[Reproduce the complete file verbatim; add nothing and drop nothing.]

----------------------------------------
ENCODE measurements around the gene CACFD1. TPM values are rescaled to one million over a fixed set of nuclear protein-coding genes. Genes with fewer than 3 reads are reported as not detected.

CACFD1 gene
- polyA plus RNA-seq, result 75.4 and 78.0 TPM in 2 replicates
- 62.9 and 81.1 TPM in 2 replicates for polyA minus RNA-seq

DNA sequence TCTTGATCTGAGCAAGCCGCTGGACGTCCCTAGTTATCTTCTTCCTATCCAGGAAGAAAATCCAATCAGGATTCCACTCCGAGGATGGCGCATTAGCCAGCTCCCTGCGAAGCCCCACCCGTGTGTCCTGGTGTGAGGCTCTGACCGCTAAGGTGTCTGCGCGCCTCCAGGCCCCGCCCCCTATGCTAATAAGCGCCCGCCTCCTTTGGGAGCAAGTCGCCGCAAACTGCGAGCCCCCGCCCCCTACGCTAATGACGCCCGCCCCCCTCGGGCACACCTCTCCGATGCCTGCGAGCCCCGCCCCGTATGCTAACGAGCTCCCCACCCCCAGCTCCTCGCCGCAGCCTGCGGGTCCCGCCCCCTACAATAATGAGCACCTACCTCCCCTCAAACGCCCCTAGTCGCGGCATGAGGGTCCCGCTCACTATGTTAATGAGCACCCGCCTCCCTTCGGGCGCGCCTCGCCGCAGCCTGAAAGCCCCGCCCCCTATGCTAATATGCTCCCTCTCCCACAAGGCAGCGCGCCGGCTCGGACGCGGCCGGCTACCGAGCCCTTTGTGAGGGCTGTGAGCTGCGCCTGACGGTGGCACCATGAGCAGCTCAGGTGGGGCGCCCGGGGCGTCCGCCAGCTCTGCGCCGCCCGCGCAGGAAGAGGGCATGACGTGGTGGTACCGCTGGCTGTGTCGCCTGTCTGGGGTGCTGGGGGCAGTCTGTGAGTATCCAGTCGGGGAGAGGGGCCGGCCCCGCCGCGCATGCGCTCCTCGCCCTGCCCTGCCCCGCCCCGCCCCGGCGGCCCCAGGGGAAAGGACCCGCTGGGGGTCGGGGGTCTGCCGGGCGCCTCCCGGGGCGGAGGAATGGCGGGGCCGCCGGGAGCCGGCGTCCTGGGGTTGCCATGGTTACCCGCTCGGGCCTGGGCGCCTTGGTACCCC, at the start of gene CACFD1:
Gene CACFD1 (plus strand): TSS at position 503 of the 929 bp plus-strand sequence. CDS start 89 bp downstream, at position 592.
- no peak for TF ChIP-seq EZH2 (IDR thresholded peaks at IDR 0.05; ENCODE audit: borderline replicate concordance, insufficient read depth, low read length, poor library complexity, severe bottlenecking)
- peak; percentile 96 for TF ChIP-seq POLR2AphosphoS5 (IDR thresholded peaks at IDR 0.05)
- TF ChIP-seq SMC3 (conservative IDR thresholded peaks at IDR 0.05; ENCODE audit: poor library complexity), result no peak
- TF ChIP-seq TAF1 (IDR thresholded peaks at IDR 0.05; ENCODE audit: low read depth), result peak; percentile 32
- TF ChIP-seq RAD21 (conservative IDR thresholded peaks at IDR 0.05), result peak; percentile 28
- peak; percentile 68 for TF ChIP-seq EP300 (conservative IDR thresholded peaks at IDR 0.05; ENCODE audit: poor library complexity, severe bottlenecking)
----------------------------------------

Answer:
ENCODE measurements around the gene CACFD1. TPM values are rescaled to one million over a fixed set of nuclear protein-coding genes. Genes with fewer than 3 reads are reported as not detected.

CACFD1 gene
- polyA plus RNA-seq, result 75.4 and 78.0 TPM in 2 replicates
- 62.9 and 81.1 TPM in 2 replicates for polyA minus RNA-seq

DNA sequence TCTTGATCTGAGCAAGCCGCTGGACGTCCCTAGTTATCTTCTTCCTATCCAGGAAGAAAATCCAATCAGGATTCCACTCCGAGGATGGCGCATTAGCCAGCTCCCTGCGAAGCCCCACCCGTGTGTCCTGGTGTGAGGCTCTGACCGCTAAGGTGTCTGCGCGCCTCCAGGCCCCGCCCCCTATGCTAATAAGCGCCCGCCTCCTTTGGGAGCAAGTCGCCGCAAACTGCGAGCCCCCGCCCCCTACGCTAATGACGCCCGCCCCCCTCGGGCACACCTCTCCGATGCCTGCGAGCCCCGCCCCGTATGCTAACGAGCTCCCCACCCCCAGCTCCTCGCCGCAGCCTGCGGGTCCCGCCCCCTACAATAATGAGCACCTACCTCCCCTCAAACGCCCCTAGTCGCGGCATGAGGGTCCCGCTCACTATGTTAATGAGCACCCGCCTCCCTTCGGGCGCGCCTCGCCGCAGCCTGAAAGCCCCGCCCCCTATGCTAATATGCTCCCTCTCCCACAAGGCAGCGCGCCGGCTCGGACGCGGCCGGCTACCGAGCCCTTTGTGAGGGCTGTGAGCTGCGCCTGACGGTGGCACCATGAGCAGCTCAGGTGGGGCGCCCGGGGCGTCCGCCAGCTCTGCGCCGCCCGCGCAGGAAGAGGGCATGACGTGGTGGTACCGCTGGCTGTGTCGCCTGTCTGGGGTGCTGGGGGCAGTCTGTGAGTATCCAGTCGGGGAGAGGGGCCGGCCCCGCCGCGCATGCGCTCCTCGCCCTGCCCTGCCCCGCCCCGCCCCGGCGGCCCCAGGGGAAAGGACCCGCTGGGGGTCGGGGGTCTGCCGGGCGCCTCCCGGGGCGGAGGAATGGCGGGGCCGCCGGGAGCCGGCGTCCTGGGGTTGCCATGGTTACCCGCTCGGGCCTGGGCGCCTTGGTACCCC, at the start of gene CACFD1:
Gene CACFD1 (plus strand): TSS at position 503 of the 929 bp plus-strand sequence. CDS start 89 bp downstream, at position 592.
- no peak for TF ChIP-seq EZH2 (IDR thresholded peaks at IDR 0.05; ENCODE audit: borderline replicate concordance, insufficient read depth, low read length, poor library complexity, severe bottlenecking)
- peak; percentile 96 for TF ChIP-seq POLR2AphosphoS5 (IDR thresholded peaks at IDR 0.05)
- TF ChIP-seq SMC3 (conservative IDR thresholded peaks at IDR 0.05; ENCODE audit: poor library complexity), result no peak
- TF ChIP-seq TAF1 (IDR thresholded peaks at IDR 0.05; ENCODE audit: low read depth), result peak; percentile 32
- TF ChIP-seq RAD21 (conservative IDR thresholded peaks at IDR 0.05), result peak; percentile 28
- peak; percentile 68 for TF ChIP-seq EP300 (conservative IDR thresholded peaks at IDR 0.05; ENCODE audit: poor library complexity, severe bottlenecking)